Such an odd feeling isn't it?
I mean what are we now , getting on to ten -may well be here till, what, one, one-two.
while the land we're doing it for is dark outside , pop off to bed.
Hi Masashi, it looks like this text is from an old English story. Am I correct? Since I don't know the context of the story or where the characters are or what they're doing, I'm going to make my best guess. Are the two sentences related? Is the same character saying both sentences?
It sounds like there are a group of people working outside and it's late at night. In the first sentence, the person is saying that it's close to 10pm (22:00) they've been working all day. They still have a lot of work left to do and he thinks they'll be working until 1 or 2 o'clock in the morning. In the second sentence, the character is saying that while it's still dark outside, they should all go home and get some sleep before morning comes and they have to get up and go back to work again.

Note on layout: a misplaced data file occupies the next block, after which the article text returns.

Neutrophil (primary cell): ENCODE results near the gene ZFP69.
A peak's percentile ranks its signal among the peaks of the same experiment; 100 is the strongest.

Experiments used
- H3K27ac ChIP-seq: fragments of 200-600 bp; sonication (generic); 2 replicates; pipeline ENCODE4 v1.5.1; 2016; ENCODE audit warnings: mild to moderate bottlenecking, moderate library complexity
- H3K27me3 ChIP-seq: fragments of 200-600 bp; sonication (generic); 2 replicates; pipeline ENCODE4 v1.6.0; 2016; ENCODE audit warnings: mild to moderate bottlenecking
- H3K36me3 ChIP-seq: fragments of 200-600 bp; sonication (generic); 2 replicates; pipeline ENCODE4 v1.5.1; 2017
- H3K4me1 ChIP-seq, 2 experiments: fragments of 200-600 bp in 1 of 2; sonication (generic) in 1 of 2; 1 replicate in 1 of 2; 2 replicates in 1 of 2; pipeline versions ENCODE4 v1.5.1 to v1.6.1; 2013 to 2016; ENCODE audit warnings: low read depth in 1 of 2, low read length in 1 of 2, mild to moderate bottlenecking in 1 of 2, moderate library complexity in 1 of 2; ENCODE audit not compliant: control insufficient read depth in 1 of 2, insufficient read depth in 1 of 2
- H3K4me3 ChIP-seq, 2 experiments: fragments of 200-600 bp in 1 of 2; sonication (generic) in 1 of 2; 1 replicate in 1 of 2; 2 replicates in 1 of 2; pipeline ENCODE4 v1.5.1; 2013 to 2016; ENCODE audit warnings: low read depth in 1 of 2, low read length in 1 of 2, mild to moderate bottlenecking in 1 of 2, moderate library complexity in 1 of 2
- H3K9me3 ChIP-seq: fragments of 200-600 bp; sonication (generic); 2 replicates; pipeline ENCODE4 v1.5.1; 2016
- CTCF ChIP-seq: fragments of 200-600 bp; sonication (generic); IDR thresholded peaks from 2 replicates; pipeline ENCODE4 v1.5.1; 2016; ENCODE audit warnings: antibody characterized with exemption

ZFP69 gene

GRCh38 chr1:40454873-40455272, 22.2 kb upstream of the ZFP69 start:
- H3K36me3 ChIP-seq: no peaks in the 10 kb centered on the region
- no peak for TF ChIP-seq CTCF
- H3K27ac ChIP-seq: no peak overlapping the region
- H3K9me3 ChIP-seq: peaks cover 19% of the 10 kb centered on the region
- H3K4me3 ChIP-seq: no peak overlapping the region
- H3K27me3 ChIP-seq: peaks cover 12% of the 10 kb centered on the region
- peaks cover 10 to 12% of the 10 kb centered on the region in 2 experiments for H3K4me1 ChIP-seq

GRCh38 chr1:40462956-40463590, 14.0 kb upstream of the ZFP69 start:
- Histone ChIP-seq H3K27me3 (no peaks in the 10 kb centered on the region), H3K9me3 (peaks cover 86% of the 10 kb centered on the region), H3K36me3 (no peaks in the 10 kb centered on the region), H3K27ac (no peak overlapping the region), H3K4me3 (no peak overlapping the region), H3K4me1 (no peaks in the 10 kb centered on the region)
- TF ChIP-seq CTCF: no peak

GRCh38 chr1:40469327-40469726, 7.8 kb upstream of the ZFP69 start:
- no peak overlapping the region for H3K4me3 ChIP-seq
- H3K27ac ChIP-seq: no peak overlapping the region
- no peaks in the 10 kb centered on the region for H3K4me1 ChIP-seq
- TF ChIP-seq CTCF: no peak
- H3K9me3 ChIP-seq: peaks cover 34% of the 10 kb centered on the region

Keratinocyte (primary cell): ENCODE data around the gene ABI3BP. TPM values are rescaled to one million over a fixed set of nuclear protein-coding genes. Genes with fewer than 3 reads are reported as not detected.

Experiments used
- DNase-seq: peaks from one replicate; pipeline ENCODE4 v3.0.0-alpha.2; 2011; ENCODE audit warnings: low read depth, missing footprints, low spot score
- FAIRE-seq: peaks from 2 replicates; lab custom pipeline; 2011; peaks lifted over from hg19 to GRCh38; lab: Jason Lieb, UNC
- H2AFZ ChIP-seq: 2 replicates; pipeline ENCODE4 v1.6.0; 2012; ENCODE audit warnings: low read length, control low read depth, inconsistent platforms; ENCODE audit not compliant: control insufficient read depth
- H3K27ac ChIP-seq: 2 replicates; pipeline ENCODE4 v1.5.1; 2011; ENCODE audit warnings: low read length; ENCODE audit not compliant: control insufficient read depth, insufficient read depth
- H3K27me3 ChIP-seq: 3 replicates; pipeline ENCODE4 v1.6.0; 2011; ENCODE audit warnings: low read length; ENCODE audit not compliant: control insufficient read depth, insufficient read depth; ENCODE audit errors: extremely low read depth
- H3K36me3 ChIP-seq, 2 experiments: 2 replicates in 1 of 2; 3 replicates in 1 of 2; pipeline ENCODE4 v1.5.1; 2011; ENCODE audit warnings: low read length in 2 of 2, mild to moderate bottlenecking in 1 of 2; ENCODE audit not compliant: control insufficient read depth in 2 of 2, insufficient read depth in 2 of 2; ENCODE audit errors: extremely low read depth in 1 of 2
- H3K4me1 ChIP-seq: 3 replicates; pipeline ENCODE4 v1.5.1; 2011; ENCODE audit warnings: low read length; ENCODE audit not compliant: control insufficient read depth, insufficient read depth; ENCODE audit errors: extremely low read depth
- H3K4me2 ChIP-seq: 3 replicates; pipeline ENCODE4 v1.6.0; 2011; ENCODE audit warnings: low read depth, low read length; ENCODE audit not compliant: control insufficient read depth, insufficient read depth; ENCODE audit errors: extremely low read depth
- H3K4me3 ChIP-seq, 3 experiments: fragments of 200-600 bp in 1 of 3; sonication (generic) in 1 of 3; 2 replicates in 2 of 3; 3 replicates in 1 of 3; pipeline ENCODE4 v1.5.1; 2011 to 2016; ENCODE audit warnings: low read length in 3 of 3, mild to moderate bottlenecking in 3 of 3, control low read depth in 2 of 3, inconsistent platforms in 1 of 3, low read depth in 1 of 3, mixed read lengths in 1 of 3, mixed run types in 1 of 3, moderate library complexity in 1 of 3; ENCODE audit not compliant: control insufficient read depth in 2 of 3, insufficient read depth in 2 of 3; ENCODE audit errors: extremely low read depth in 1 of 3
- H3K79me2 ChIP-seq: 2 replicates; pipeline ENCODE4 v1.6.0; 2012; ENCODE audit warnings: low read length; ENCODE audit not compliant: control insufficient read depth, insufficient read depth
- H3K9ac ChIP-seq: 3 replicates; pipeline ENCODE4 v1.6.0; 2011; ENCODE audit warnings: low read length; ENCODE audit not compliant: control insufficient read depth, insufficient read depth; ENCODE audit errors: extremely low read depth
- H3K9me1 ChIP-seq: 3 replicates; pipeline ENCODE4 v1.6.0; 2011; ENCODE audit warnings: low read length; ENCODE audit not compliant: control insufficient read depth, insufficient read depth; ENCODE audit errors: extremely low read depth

Does this make sense to you?
I don't think either of these examples sound like older-style English. However, we need the proper quote - your version has a grammar mistake, and that changed the whole meaning of the line.
"Such an odd feeling, isn't it? I mean what are we now, getting on to ten - may very well be here till, what, one, one-two? Making the laws of the land, while the land we're doing it for is dark outside, popped off to bed."
The first part refers to the time. It's almost ten o'clock, and the speaker expects to be working until one o'clock, or even two in the morning.
The second part is a play on words, but it means while they are working to benefit everyone else in the country, everyone else is sleeping.
Hi Brittany, thank you for replying, These sentences I asked above is in a script 'THIS HOUSE' published in 2013 but the story is about political election about between 1974-79, so it can be old English.
I couldn't imagine they both have such a meaning.
your guess is fantastic and very understandable! I can solve them thanks to your help!